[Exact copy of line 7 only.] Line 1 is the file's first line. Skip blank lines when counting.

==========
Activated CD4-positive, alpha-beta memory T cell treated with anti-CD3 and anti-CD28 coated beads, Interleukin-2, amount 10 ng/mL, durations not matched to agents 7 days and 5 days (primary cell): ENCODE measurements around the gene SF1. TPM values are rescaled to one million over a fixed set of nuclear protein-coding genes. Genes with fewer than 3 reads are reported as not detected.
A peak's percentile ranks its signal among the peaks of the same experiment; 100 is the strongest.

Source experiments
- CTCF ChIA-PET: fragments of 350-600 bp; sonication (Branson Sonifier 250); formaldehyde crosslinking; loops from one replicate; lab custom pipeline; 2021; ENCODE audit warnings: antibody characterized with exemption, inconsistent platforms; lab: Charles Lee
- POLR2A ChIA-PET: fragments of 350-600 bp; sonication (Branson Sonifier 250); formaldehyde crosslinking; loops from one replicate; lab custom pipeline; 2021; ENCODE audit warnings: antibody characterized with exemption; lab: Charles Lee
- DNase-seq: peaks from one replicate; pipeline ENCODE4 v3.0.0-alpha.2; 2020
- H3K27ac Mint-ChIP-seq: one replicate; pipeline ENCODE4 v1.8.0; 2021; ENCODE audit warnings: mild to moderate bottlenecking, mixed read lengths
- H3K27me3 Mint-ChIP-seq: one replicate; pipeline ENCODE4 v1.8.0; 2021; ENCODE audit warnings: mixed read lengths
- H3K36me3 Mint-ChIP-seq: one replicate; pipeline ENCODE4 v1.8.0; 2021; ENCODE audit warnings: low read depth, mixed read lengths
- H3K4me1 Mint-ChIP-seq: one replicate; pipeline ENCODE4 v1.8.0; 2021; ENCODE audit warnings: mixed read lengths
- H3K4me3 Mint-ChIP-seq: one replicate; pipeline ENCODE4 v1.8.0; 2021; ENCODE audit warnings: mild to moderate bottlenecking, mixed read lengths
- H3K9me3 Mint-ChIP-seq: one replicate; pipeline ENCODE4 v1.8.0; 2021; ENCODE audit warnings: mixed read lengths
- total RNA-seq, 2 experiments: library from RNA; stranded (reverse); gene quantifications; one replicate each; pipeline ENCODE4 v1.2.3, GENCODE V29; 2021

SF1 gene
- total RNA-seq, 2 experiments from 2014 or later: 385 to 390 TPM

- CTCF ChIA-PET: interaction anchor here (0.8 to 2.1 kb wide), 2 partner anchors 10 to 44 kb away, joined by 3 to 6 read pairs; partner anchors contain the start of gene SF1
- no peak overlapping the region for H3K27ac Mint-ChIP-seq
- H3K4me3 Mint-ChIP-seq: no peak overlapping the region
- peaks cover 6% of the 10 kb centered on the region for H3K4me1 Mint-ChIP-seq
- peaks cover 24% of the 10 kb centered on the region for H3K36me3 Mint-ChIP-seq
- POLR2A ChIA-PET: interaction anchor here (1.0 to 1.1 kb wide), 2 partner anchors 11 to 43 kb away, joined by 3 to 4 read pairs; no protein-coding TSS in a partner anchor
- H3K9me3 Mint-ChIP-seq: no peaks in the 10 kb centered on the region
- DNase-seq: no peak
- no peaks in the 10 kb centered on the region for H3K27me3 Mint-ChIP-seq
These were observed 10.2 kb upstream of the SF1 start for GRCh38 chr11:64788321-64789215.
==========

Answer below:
- H3K27ac Mint-ChIP-seq: one replicate; pipeline ENCODE4 v1.8.0; 2021; ENCODE audit warnings: mild to moderate bottlenecking, mixed read lengths